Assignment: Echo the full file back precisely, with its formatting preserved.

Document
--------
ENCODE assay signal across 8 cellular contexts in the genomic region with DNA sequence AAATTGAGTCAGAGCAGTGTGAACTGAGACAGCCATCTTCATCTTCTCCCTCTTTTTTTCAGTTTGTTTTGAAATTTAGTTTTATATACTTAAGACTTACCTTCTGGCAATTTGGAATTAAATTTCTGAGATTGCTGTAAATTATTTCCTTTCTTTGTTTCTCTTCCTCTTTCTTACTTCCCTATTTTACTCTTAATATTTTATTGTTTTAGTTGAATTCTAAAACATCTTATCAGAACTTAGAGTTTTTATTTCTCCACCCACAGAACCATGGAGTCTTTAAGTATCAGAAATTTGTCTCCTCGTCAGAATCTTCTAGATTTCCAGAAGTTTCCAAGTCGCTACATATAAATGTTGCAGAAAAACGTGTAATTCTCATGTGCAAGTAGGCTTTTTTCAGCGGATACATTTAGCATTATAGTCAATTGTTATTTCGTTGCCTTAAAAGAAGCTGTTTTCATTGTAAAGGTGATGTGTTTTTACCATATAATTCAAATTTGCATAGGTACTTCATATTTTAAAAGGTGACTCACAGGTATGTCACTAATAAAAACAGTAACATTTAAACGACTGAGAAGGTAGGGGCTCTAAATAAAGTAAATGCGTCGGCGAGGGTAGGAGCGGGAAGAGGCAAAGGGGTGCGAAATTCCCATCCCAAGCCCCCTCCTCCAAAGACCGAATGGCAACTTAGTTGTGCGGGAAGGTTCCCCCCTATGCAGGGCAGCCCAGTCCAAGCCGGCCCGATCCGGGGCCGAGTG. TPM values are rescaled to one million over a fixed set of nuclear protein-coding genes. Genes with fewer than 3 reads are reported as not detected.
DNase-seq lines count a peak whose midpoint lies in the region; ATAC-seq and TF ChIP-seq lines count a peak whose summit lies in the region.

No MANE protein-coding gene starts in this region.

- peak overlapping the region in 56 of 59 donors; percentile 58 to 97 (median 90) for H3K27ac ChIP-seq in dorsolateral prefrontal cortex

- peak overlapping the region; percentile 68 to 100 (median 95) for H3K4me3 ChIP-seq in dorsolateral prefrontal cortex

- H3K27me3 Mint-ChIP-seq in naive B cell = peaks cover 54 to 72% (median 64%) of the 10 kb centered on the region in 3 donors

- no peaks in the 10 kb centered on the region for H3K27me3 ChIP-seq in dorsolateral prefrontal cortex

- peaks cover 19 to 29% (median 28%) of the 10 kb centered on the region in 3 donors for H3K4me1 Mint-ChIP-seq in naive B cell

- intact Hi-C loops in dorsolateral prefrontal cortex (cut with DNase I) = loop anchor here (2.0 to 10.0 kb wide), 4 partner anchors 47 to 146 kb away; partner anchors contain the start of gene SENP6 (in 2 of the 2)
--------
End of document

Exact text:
ENCODE assay signal across 8 cellular contexts in the genomic region with DNA sequence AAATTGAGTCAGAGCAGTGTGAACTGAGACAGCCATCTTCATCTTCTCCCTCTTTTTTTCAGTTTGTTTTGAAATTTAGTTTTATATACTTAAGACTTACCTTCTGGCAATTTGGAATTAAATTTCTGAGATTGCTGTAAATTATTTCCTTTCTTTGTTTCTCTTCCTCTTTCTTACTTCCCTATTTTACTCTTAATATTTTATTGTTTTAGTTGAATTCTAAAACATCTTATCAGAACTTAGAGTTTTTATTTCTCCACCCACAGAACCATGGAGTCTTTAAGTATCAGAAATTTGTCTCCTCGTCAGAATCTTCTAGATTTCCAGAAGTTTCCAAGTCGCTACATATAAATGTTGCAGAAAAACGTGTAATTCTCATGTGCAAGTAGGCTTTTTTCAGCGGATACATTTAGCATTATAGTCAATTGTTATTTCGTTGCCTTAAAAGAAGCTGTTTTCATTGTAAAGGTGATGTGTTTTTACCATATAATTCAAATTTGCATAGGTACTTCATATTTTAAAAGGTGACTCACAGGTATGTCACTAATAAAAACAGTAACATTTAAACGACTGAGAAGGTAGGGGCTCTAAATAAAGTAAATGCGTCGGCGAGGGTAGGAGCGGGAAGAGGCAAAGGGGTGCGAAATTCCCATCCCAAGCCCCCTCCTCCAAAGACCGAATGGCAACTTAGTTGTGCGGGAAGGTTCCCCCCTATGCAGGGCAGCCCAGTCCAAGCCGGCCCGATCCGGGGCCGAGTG. TPM values are rescaled to one million over a fixed set of nuclear protein-coding genes. Genes with fewer than 3 reads are reported as not detected.
DNase-seq lines count a peak whose midpoint lies in the region; ATAC-seq and TF ChIP-seq lines count a peak whose summit lies in the region.

No MANE protein-coding gene starts in this region.

- peak overlapping the region in 56 of 59 donors; percentile 58 to 97 (median 90) for H3K27ac ChIP-seq in dorsolateral prefrontal cortex

- peak overlapping the region; percentile 68 to 100 (median 95) for H3K4me3 ChIP-seq in dorsolateral prefrontal cortex

- H3K27me3 Mint-ChIP-seq in naive B cell = peaks cover 54 to 72% (median 64%) of the 10 kb centered on the region in 3 donors

- no peaks in the 10 kb centered on the region for H3K27me3 ChIP-seq in dorsolateral prefrontal cortex

- peaks cover 19 to 29% (median 28%) of the 10 kb centered on the region in 3 donors for H3K4me1 Mint-ChIP-seq in naive B cell

- intact Hi-C loops in dorsolateral prefrontal cortex (cut with DNase I) = loop anchor here (2.0 to 10.0 kb wide), 4 partner anchors 47 to 146 kb away; partner anchors contain the start of gene SENP6 (in 2 of the 2)